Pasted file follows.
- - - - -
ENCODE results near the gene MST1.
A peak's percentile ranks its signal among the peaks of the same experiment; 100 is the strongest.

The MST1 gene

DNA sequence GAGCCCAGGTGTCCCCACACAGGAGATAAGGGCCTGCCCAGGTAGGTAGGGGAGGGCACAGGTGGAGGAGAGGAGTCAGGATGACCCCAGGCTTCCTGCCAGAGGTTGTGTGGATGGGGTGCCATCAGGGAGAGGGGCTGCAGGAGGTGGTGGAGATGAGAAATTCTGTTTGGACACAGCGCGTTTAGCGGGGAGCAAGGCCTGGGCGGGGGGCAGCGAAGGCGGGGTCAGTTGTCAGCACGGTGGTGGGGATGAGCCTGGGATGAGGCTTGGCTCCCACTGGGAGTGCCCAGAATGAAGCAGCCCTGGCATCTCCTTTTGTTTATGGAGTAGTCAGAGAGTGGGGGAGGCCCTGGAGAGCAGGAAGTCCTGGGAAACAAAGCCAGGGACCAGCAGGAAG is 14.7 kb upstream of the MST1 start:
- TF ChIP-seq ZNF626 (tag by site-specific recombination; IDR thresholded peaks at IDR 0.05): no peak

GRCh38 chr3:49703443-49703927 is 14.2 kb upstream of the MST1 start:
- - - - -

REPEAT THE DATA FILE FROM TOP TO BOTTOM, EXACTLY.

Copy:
ENCODE results near the gene MST1.
A peak's percentile ranks its signal among the peaks of the same experiment; 100 is the strongest.

The MST1 gene

DNA sequence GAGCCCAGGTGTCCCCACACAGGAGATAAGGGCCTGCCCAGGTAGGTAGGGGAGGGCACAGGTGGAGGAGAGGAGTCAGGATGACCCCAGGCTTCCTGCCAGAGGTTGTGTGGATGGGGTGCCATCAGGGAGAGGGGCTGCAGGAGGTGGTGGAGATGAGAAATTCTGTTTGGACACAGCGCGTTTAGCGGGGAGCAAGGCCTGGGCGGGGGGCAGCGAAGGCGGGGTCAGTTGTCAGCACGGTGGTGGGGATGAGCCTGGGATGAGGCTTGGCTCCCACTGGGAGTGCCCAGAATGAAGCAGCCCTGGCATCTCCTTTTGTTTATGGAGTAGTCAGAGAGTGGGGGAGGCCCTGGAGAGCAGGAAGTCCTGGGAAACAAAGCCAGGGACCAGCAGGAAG is 14.7 kb upstream of the MST1 start:
- TF ChIP-seq ZNF626 (tag by site-specific recombination; IDR thresholded peaks at IDR 0.05): no peak

GRCh38 chr3:49703443-49703927 is 14.2 kb upstream of the MST1 start: